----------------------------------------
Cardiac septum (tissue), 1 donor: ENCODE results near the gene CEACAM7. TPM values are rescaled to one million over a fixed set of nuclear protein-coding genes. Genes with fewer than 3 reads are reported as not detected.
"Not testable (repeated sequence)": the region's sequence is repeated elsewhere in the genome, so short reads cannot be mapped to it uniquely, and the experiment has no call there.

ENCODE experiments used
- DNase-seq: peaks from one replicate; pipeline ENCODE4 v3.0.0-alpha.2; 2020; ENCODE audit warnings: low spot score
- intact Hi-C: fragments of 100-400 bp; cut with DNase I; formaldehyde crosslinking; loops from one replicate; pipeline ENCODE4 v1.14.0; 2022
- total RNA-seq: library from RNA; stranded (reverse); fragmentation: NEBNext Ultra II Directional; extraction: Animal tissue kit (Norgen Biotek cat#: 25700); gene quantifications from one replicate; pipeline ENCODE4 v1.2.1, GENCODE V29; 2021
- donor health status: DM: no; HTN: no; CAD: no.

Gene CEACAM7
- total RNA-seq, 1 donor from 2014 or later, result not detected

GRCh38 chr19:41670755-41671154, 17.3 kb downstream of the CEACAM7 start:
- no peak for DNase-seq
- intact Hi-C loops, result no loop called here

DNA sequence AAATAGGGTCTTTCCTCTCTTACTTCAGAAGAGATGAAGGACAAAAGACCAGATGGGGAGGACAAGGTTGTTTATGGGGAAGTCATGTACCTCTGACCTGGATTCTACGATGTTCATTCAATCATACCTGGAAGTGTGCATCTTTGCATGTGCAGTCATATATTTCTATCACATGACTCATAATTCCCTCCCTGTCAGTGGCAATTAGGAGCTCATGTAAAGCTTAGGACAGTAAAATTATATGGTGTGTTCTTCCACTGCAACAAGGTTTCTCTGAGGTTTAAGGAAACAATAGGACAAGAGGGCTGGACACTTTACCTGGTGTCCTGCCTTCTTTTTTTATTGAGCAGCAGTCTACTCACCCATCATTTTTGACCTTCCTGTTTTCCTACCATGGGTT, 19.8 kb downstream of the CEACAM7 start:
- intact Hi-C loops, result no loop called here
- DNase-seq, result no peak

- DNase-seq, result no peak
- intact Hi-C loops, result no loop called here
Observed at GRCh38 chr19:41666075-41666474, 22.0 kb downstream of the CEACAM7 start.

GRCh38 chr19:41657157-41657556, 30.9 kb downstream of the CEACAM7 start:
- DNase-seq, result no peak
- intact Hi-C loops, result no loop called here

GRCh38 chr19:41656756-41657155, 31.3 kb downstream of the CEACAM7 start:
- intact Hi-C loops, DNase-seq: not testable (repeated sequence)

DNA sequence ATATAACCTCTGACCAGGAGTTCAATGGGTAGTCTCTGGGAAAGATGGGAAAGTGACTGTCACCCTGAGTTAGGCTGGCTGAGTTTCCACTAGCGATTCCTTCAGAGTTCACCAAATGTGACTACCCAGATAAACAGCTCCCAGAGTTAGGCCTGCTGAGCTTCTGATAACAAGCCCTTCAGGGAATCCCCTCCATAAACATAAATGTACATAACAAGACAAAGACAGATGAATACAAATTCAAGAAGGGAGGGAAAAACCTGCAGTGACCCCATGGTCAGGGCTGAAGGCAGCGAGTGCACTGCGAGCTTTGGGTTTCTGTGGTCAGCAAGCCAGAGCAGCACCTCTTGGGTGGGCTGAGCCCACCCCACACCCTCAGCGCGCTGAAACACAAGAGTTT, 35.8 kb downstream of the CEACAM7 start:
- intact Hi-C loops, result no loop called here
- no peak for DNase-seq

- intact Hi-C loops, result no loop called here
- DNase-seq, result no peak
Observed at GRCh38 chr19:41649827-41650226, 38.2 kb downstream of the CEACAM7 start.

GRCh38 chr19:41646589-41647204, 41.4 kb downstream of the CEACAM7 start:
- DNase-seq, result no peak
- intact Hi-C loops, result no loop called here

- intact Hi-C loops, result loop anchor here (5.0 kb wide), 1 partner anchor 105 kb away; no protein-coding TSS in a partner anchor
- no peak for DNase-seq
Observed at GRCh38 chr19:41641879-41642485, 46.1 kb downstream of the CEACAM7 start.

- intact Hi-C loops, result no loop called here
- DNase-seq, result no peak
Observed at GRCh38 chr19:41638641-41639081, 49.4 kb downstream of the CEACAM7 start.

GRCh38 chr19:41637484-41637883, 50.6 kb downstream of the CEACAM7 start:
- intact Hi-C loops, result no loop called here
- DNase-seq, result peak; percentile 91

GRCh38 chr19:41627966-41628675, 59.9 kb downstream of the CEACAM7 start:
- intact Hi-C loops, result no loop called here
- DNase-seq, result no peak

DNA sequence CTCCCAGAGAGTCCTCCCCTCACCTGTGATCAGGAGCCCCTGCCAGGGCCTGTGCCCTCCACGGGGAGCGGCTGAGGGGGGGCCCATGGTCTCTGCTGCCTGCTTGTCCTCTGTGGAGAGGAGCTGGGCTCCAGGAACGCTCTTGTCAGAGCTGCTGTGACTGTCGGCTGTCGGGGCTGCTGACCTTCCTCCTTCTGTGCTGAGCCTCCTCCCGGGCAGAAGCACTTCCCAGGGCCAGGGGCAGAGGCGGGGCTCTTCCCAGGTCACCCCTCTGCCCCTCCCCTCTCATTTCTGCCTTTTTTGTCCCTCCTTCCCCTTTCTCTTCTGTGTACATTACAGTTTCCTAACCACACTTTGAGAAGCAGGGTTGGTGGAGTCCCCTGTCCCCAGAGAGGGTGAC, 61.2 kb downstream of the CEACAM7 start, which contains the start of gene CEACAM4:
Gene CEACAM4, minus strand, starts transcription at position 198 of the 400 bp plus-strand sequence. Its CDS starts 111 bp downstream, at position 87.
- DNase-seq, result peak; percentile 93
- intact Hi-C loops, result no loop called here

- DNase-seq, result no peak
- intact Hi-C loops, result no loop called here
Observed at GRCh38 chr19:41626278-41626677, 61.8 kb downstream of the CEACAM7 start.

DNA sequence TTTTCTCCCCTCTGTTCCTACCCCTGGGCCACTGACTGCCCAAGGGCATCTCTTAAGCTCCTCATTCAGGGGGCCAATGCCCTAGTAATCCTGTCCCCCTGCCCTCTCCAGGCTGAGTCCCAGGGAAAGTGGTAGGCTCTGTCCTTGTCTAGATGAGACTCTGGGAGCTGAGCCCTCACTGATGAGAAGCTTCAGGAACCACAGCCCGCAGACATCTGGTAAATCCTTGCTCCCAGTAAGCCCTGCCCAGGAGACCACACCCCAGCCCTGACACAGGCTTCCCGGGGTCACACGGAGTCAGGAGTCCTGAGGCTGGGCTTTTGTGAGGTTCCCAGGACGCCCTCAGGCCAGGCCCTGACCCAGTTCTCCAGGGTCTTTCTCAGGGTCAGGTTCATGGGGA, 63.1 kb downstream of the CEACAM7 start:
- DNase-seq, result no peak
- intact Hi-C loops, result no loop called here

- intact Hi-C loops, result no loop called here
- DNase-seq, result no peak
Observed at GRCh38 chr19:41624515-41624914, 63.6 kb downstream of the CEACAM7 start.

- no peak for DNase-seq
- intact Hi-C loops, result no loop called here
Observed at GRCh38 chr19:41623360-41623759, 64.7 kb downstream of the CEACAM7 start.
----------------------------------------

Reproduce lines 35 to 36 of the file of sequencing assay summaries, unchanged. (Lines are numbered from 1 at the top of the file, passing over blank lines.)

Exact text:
Observed at GRCh38 chr19:41641879-41642485, 46.1 kb downstream of the CEACAM7 start.

- intact Hi-C loops, result no loop called here